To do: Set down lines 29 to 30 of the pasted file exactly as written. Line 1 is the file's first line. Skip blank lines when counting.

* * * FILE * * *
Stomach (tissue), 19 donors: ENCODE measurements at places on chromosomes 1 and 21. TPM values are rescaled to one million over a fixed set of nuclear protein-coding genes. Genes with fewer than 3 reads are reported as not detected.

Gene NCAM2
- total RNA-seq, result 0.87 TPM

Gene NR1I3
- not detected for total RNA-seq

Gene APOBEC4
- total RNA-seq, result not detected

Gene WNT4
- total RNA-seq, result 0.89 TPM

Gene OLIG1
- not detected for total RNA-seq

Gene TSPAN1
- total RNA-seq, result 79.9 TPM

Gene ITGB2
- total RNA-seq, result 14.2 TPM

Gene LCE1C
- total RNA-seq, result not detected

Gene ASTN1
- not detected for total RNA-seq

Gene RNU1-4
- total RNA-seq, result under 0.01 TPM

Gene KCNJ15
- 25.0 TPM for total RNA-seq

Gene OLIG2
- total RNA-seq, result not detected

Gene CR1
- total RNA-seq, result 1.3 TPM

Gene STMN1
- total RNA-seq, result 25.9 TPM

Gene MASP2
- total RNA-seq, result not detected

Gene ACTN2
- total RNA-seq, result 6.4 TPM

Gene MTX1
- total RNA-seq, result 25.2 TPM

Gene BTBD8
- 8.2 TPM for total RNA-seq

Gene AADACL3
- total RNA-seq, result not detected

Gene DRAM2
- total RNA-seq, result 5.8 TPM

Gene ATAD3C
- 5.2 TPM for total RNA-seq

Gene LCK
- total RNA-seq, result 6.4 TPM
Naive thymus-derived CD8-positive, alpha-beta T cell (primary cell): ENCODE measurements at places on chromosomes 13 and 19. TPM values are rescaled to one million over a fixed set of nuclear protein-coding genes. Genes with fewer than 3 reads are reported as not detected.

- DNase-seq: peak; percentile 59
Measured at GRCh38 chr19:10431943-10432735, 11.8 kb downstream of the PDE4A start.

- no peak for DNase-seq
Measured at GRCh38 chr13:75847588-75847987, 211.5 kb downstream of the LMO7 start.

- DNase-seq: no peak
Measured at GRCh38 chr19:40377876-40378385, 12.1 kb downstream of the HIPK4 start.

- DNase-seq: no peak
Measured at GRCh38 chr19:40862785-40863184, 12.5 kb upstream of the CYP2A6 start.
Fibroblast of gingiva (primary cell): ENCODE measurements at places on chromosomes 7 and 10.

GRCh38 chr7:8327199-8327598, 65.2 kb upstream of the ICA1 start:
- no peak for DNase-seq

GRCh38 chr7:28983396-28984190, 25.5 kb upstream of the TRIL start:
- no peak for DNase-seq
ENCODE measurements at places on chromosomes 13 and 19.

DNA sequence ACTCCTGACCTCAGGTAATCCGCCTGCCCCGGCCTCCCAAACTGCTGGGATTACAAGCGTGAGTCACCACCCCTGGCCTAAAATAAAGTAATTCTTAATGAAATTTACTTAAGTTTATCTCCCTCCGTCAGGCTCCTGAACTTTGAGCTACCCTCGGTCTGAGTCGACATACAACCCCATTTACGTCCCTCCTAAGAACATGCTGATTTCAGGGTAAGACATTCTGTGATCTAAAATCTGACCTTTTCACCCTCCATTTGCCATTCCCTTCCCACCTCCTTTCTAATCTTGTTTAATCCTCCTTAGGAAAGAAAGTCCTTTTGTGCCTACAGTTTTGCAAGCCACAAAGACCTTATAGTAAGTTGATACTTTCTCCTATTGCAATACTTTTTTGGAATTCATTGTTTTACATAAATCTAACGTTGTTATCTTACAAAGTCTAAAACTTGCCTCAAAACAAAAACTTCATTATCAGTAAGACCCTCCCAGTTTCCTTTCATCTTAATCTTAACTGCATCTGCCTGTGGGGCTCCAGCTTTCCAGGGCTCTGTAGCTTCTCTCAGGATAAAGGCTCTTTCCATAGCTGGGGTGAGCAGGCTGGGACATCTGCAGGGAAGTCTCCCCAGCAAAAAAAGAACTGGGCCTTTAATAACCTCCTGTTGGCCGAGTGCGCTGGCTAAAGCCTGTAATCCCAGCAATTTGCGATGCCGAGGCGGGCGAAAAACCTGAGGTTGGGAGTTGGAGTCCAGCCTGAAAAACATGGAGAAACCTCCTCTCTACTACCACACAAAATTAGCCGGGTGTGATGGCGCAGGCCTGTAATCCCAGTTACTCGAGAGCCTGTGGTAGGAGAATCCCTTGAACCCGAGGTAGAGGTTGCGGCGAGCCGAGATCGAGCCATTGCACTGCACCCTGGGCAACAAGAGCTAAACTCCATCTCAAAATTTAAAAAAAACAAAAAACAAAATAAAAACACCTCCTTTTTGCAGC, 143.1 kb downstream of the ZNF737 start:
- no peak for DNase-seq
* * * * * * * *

- total RNA-seq, result 25.9 TPM

Gene MASP2